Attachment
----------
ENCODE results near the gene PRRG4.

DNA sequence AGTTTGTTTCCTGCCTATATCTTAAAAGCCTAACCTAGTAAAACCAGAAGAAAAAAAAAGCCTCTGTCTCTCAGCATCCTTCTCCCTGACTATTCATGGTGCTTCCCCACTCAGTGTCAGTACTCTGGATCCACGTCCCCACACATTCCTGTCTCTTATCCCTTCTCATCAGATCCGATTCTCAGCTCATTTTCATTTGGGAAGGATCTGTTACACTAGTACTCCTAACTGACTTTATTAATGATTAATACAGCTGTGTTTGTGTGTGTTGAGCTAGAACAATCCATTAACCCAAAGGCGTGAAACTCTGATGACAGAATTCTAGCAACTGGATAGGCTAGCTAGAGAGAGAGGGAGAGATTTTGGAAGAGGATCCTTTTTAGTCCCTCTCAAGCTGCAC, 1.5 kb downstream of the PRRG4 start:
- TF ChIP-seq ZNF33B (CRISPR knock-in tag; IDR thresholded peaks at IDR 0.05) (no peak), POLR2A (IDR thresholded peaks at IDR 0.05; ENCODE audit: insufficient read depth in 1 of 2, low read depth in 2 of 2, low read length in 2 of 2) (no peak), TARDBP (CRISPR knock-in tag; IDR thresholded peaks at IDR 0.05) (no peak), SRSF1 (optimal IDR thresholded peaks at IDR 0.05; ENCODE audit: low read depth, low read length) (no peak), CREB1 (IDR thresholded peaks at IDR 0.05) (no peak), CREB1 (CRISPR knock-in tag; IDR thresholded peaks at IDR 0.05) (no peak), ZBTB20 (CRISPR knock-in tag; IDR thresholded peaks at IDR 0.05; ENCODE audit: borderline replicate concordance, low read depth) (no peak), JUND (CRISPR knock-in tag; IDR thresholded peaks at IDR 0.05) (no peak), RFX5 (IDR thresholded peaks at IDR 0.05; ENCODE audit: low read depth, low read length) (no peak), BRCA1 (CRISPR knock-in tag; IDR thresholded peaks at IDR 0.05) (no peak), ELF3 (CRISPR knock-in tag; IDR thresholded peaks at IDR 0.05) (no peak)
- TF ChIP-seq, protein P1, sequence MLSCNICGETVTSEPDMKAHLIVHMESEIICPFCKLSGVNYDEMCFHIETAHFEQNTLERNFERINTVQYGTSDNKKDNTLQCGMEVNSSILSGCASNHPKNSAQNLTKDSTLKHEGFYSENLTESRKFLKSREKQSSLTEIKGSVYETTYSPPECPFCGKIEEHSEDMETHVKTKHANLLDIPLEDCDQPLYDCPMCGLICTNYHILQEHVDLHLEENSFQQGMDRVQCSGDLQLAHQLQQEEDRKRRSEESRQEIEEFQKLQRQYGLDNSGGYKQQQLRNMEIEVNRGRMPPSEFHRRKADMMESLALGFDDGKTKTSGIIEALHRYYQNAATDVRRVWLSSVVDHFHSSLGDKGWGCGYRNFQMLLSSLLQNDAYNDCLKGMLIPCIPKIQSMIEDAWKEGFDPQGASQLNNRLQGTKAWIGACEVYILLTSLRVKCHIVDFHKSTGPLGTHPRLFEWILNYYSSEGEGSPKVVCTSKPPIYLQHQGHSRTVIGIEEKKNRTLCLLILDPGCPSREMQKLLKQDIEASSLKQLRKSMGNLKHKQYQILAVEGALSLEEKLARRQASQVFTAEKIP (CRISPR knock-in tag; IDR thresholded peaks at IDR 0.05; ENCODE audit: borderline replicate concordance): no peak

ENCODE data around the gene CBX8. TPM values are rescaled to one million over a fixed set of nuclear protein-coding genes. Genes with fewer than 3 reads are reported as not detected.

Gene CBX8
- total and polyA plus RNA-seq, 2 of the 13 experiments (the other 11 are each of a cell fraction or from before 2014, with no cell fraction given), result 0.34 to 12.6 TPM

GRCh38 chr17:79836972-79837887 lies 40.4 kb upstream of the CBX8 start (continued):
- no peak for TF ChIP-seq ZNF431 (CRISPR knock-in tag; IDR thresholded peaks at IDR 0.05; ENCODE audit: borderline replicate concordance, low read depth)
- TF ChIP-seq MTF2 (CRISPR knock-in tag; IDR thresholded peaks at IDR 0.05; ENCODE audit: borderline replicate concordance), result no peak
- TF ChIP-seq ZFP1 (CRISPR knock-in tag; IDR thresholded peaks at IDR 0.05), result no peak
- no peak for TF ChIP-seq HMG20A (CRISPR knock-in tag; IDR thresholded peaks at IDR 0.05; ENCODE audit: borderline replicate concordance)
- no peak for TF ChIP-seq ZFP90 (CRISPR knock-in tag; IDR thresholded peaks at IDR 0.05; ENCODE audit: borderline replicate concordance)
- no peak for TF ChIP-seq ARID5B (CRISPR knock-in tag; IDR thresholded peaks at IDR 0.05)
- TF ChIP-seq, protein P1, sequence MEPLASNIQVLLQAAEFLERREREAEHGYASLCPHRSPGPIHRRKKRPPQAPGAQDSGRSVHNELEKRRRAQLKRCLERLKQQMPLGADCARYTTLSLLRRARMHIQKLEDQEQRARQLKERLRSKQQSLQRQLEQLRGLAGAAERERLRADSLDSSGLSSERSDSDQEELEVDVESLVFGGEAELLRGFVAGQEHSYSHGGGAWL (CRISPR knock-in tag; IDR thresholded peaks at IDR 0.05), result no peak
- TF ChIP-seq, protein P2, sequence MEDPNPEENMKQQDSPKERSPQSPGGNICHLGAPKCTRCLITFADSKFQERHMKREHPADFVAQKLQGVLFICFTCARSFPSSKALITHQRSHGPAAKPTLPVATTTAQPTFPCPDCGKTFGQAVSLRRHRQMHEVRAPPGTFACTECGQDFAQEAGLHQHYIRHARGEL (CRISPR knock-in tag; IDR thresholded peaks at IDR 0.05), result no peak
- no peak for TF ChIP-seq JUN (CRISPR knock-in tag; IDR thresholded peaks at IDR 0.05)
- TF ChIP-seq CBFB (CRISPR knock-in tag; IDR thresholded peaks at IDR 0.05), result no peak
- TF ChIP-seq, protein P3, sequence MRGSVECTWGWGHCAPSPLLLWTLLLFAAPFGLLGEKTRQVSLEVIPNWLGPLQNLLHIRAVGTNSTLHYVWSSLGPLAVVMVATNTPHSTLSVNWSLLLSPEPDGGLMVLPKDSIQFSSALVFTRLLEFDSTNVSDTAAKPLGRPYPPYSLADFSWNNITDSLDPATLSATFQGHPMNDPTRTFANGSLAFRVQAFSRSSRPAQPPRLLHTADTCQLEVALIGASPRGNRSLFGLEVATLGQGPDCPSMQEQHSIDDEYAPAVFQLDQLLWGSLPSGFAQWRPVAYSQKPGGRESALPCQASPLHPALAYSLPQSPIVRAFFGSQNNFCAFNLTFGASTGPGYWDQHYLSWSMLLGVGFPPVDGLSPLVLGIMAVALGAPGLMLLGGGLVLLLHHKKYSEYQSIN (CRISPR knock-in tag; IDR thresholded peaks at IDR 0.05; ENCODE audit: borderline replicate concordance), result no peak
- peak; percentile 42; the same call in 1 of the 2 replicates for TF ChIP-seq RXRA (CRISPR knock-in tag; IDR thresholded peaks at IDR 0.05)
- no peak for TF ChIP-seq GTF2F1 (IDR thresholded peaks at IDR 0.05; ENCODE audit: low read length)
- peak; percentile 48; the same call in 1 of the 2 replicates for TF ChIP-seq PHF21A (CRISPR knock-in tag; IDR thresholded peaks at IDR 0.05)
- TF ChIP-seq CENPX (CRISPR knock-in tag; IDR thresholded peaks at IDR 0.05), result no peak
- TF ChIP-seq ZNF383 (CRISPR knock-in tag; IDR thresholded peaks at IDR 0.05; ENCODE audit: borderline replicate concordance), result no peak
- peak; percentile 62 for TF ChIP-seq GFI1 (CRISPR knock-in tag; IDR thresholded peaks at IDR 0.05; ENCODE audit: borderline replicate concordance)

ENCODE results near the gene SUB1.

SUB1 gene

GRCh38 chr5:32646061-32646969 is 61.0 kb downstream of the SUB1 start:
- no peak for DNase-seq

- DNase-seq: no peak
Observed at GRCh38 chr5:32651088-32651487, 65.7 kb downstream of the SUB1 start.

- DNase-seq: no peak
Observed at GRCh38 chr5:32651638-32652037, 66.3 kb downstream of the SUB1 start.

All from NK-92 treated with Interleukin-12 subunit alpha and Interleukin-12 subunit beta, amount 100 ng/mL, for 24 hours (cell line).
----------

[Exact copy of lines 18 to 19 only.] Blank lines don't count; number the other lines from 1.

- TF ChIP-seq CBFB (CRISPR knock-in tag; IDR thresholded peaks at IDR 0.05), result no peak
- TF ChIP-seq, protein P3, sequence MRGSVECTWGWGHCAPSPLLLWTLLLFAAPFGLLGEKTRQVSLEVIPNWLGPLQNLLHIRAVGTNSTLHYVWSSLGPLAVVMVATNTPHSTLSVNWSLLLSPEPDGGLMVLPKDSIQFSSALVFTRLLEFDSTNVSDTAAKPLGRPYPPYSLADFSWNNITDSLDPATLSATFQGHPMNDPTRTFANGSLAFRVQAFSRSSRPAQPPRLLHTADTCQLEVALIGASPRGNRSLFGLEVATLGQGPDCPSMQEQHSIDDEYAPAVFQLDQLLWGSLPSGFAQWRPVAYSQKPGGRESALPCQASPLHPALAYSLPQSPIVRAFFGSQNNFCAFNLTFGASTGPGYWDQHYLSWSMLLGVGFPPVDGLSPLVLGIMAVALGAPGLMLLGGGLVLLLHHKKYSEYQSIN (CRISPR knock-in tag; IDR thresholded peaks at IDR 0.05; ENCODE audit: borderline replicate concordance), result no peak